In the vast outdoor area gypsy beats, dance troops and many a weird spectacle could be seen on stage, as the entertainment only paused for breathtaking sets from trapeze artists – who incidentally seemed to get more androgynous as the night went on – and death-defying tightrope walkers. The master of ceremony, a captivatingly belligerent bearded lady, teamed up with a drag queen DJ to keep the party alive and caused clouds of fire to spew from the twisted Victorian lampposts at moments of intense excitement. In the main theatre glitzy showgirls performed flamboyant cabaret and seductive hula tricks, whilst others gracefully entwined their athletic bodies in trapeze ribbons before swinging dramatically from seemingly perilous heights. Performers sinisterly mingled with the crowd, although many punters got into character so well it was often hard to distinguish your average ne’er-do-well from the actors.

Dotted around a warren of delight-filled rooms was an assortment of other wonders. Put your pennies in his slot and the human jukebox would issue you with a charming rendition of any tune from an extensive list, including his own covers if you asked nicely. Behind an unmarked door, noticeable only on account of incongruous sack of peanuts outside and the excess of shifty characters about, was the animal brothel.

After a tentative knock, you were led to meet a menagerie of creatures, including the feline king of the jungle, a vain peacock, hyperactive and mischievous ape, child-like seal and a bolshy pimp, who would ask punters in a indistinguishable eastern European accent whether they wanted to ‘spend time’ with some of his ‘pretties’. After propositioning your beast of choice, you arranged a price (mostly in monkey nuts) and then ventured into the caravan, yes caravan, to get your money’s worth. Inside portraits were penned, philosophy was discussed and no doubt many an animal lover was worked into a frenzy by some heaving petting, if you’ll excuse the pun.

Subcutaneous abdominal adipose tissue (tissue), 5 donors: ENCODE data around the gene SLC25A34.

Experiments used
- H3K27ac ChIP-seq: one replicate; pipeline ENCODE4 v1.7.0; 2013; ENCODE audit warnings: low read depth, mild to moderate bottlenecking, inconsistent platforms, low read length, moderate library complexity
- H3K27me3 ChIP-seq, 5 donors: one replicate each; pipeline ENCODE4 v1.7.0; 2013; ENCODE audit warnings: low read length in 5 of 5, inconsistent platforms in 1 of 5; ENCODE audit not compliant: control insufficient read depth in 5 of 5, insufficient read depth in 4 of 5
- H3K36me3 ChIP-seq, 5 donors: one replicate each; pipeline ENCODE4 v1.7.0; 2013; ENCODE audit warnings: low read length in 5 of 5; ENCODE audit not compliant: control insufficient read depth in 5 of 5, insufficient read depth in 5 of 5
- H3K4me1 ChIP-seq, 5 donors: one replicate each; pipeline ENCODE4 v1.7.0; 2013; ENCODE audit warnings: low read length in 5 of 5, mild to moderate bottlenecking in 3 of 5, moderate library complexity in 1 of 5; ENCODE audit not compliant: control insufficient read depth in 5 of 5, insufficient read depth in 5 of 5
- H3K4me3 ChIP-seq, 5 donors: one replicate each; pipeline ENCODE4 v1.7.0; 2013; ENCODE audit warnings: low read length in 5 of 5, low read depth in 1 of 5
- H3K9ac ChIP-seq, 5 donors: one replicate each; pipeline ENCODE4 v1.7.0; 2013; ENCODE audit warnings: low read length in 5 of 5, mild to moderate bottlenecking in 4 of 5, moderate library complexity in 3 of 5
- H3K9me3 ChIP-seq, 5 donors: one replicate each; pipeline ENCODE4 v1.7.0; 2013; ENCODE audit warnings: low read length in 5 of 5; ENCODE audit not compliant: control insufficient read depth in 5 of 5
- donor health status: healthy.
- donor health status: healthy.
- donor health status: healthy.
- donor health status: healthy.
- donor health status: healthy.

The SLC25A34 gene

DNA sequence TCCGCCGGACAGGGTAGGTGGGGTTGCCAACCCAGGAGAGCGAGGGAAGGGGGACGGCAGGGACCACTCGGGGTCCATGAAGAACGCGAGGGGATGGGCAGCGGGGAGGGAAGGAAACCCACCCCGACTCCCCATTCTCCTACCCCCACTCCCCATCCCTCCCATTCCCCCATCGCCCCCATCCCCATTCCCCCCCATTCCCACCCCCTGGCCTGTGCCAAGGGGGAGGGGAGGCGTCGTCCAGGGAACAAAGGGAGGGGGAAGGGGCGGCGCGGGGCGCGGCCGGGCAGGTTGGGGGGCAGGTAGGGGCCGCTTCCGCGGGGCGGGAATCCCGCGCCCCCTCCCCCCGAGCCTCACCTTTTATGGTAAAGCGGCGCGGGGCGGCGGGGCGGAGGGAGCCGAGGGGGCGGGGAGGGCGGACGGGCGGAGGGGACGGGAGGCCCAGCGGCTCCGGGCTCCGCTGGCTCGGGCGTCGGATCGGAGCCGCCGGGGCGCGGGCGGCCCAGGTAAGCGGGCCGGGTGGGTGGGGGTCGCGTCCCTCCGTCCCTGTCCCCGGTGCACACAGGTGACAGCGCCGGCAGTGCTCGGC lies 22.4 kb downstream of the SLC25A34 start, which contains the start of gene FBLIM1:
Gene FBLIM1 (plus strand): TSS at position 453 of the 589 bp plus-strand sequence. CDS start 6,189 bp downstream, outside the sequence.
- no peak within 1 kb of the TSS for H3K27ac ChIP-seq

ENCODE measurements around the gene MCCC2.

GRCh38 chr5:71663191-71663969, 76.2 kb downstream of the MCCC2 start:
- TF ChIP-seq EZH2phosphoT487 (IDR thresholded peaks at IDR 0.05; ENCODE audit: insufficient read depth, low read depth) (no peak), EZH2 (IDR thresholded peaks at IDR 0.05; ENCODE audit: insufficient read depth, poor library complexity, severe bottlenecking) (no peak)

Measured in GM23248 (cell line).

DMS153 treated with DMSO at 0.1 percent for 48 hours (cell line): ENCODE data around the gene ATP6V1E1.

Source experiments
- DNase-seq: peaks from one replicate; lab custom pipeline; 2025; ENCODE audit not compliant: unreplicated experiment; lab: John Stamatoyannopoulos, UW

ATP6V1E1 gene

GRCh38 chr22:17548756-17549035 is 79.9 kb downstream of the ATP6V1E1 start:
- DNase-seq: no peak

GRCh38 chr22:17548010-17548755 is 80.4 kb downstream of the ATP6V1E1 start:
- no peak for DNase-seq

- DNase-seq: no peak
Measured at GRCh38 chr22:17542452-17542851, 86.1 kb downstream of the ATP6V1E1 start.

For the spectacular finale, ghost-like maidens abseiled from the building’s heights as another seemingly peddled across the outdoor arena on an imaginary bicycle immediately above the audience’s heads. Meanwhile a mass of fire-dancers gyrated and performers cackled; captivated onlookers had no choice but to pinch themselves in disbelief. After the main acts were over, revellers danced late into the night, pausing to rest their weary bodies on a lush collection of sofas, beds and the odd coffin. In the taxi queue a charming gentleman fresh out of nearby Syndicate asked me where the hell we’d come from. I simply answered, ‘another world.’

Friday, 8 May 2009

May I?

The super-cool, super-beautiful, super-super May issue of Suit Yourself Magazine is now available online here.

Look how smart and shiny they've made my Antony and Cleopatra review, the clever things.

Wednesday, 6 May 2009

The June issue of the super chic, vintage-tastic BBC Homes and Antiques magazine is now ready for your reclaimed and lovingly restored coffee table. Check out my One-Minute Guide to French porcelain masters Sevres on p. 21, along with more beautiful interiors than you can shake a Georgian, whalebone heirloom at.


A review of the launch night of audio/visual treat Pattern at Start the Bus, Bristol via Suit Yourself Magazine.

Friday, 1 May 2009

Mayfest is here!

Mayfest, the brainchild of University of Bristol graduates Matt Austin and Kate Yedigaroff, is a manic two-week romp though some of most exciting and challenging contemporary theatre of the moment, taking place at numerous venues around the city. Ranging from intimate one-on-one perfomances to ambitious theatrical endevours, whatever you see, it'll be anything but ordinary. Visit the Mayfest website to find out more.